3. You are not using an obscure image or idea just because it’s dramatic or sounds unique. If it doesn’t make the idea you are trying to enhance more clear to the reader (in less words, say), or at the very least doesn’t inhibit the reader from quickly grasping the idea while you’re waxing poetic, it probably isn’t a good idea. A bad metaphor will confuse the reader or, as we noted, pull them out of your writing altogether.
This Works

An example of a metaphor that works is from Rick Bragg’s All Over but the Shoutin’:

“[She did others’ wash and picked cotton] so that her children didn’t have to live on welfare alone, so that one of them could climb up her backbone and escape the poverty and hopelessness that ringed them, free and clean.” (xii prologue, emphasis added)

It works because the image of the backbone is related to the idea at hand: A) She literally did give her back in cotton picking (because it’s back-breaking work) in order to make enough money to build a future for her boys. B) Her sacrifices/determination figuratively could have been her core strength—similar to a backbone). C) Her sons ascended in life only because of her sacrifices, so they could figuratively climb up via their mother.

The emotional effect is that the reader gains some clarity on what it’s like to try to rise from poverty, an experience that would be very hard to convey in few words without a metaphor.

This Doesn’t Work

Here’s an example of a metaphor that doesn’t work:

“Her broken heart felt like getting smacked with the trunk of a cottonwood tree over and over.”

The problem here, when we’re talking about losing a true love, is: A) It is not tightly related to the idea of a broken heart. A broken heart is painful, and does physically feel like your heart being crushed, but it is not quite the pain of being whacked repeatedly with a tree trunk (particularly not a cottonwood, specifically). The relationship idea is not naturally connected. B) The image itself is so strange that we focus on that rather than the idea it should express—why a trunk and not a branch, why a cottonwood and not an olive tree, etc.? It doesn’t clarify or enlighten the reader as to the depths of a broken heart; it’s just confusing. C) It doesn’t—hopefully—draw on an experience the reader has any familiarity with, so they cannot use the knowledge of the tree-beating to help them understand a broken heart (if they’ve never had one).*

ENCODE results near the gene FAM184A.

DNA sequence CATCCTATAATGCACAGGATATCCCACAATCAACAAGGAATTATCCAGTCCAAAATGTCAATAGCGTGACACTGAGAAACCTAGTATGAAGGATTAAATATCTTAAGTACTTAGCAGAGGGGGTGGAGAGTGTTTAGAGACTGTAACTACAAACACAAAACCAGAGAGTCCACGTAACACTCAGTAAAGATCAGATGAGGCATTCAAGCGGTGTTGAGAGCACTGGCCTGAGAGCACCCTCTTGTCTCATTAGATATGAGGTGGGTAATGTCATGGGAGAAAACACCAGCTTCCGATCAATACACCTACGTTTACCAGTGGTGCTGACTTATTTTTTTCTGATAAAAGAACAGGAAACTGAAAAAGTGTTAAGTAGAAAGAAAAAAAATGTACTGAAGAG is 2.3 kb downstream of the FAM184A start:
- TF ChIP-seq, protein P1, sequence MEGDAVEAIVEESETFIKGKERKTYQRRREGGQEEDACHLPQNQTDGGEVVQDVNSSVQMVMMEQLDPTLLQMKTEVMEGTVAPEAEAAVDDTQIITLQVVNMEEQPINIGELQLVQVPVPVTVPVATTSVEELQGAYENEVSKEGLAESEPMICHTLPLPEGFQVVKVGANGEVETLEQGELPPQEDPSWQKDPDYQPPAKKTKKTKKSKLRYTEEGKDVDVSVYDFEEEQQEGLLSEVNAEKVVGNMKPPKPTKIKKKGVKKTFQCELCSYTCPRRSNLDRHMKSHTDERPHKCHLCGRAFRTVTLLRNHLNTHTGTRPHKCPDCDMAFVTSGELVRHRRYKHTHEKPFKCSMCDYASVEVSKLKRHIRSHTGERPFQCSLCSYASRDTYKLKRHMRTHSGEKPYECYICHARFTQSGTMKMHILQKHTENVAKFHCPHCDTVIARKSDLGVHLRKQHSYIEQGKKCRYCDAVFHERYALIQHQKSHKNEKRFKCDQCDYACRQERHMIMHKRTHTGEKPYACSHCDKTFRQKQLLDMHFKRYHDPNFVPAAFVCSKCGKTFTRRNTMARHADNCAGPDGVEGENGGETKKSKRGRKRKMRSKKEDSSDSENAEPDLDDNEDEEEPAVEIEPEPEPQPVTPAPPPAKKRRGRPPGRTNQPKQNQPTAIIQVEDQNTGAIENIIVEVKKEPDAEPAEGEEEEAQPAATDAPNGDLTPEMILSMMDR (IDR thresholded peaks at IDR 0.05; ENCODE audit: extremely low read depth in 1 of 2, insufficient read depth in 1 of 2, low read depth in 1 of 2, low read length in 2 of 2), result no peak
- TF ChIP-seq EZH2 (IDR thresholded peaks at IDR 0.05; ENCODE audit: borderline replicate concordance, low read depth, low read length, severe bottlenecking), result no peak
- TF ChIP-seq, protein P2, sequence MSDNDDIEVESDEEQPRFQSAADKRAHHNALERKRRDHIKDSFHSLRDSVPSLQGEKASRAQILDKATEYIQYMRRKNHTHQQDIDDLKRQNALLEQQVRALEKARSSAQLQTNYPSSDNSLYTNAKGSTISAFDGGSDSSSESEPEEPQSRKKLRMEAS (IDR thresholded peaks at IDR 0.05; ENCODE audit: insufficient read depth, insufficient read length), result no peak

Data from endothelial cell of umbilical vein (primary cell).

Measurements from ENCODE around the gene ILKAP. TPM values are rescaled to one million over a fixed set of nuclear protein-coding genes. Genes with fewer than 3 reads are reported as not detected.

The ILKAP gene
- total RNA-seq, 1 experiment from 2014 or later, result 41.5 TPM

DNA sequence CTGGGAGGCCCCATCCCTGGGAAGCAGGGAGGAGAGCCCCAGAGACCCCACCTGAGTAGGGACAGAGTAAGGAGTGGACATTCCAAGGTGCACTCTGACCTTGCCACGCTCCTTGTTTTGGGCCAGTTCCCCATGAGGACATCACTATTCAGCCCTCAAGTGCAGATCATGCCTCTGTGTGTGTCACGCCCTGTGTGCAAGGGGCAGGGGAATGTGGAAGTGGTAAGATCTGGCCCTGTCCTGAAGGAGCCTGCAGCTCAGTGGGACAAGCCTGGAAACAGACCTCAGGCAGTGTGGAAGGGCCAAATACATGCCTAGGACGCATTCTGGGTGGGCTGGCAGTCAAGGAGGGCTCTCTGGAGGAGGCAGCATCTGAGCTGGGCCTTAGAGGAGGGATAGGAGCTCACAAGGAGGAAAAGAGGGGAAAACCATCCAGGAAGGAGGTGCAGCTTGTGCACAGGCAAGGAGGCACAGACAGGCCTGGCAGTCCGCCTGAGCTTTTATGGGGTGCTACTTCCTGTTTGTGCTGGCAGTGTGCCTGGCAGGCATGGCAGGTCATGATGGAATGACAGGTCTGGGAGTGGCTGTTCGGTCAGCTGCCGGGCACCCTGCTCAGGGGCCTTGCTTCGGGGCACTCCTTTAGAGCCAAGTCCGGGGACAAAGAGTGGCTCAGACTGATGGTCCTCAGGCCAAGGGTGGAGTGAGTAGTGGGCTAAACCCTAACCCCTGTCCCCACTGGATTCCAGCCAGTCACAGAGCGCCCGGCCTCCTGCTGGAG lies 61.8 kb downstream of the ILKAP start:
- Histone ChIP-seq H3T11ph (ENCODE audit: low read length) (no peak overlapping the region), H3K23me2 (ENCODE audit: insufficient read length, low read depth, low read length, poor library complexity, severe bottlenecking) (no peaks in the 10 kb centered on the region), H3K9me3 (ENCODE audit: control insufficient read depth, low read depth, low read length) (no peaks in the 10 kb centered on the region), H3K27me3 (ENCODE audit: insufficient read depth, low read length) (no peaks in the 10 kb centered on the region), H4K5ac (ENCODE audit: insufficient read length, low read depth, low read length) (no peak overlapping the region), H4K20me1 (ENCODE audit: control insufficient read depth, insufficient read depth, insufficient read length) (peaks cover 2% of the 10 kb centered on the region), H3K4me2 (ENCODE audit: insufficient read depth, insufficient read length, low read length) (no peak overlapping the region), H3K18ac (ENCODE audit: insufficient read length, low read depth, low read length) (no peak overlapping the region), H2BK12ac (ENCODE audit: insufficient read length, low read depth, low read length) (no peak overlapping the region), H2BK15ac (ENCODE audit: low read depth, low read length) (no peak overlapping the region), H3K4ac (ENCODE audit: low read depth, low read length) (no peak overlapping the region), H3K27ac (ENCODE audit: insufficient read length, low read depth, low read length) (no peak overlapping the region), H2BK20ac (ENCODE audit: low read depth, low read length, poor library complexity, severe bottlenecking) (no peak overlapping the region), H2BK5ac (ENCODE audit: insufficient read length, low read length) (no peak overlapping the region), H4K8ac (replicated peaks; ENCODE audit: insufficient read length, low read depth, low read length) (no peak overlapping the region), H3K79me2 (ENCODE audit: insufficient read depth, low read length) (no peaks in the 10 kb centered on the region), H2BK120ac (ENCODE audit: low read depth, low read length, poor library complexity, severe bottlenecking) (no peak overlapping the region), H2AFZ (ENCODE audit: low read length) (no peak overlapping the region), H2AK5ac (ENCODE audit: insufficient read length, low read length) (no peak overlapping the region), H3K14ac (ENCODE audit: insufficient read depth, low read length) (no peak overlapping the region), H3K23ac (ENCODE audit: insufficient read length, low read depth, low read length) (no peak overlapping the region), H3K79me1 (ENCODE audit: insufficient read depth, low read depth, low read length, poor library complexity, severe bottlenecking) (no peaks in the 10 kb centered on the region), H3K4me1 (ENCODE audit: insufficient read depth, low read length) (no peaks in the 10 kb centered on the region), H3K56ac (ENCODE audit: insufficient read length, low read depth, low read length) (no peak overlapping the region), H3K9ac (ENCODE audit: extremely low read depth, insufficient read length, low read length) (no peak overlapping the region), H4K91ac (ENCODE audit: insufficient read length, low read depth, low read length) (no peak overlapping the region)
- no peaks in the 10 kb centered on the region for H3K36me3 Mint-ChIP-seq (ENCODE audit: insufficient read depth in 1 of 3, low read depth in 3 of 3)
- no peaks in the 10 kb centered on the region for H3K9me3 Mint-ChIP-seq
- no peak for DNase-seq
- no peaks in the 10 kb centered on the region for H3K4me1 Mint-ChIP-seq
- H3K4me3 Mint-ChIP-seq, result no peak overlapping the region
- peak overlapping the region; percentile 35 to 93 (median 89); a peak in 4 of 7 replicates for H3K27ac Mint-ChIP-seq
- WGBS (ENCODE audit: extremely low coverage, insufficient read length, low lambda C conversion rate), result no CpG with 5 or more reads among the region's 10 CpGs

Similes are like the less intimidating cousin to the metaphor. They don’t need to be as deep and complete in their connection to the idea you’re highlighting. They just need to paint a picture that delights the mind’s eye and yet are not inappropriate for the idea expressed, i.e., there should be a visual connection between the idea/scene and the image, but they don’t need to have layers of connected meaning.

Sue Monk Kidd and Ann Kidd Taylor did this perfectly in Traveling with Pomegranates:

“Dolphins splitting the water like zippers …” (paraphrased)

This simile is interesting and takes our mind to the image in a fresh way where we’ll notice and muse on it. It emphasizes the unique way dolphins appear out of the water and it conveys tone (or a feeling) in a way that connects us to the experience of the narrator. It puts us in the scene—we vicariously experience it. But it isn’t necessarily layered with meaning. Given the authors’ goals for setting and tone there, imagine the mental picture you would have if they had said, “Dolphins popping from the water like beach balls.” It gives us the picture of dolphins, but not the tone / mood we’re looking for.